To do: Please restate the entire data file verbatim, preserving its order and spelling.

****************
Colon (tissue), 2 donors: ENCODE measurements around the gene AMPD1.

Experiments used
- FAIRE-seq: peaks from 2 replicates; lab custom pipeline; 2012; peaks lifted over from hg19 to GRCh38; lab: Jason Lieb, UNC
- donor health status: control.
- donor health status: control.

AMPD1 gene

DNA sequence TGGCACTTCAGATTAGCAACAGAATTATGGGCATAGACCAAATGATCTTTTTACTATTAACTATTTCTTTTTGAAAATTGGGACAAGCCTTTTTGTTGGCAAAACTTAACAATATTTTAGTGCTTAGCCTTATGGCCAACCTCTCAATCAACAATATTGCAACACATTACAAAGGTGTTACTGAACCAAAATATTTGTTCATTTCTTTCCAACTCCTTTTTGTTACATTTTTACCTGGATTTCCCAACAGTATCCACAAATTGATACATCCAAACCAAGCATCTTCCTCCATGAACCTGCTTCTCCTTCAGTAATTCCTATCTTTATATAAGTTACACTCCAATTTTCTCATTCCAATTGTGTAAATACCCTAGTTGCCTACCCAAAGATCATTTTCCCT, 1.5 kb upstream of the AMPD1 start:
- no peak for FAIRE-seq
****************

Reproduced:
Colon (tissue), 2 donors: ENCODE measurements around the gene AMPD1.

Experiments used
- FAIRE-seq: peaks from 2 replicates; lab custom pipeline; 2012; peaks lifted over from hg19 to GRCh38; lab: Jason Lieb, UNC
- donor health status: control.
- donor health status: control.

AMPD1 gene

DNA sequence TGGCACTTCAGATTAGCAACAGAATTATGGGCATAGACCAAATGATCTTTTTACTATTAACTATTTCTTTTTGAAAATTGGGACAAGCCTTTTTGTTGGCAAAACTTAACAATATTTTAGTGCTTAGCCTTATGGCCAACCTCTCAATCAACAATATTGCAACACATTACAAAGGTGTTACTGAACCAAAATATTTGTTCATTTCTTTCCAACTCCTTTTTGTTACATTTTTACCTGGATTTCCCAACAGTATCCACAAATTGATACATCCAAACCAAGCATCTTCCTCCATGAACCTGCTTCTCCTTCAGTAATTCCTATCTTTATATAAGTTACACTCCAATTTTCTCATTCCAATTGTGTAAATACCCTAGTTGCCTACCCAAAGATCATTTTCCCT, 1.5 kb upstream of the AMPD1 start:
- no peak for FAIRE-seq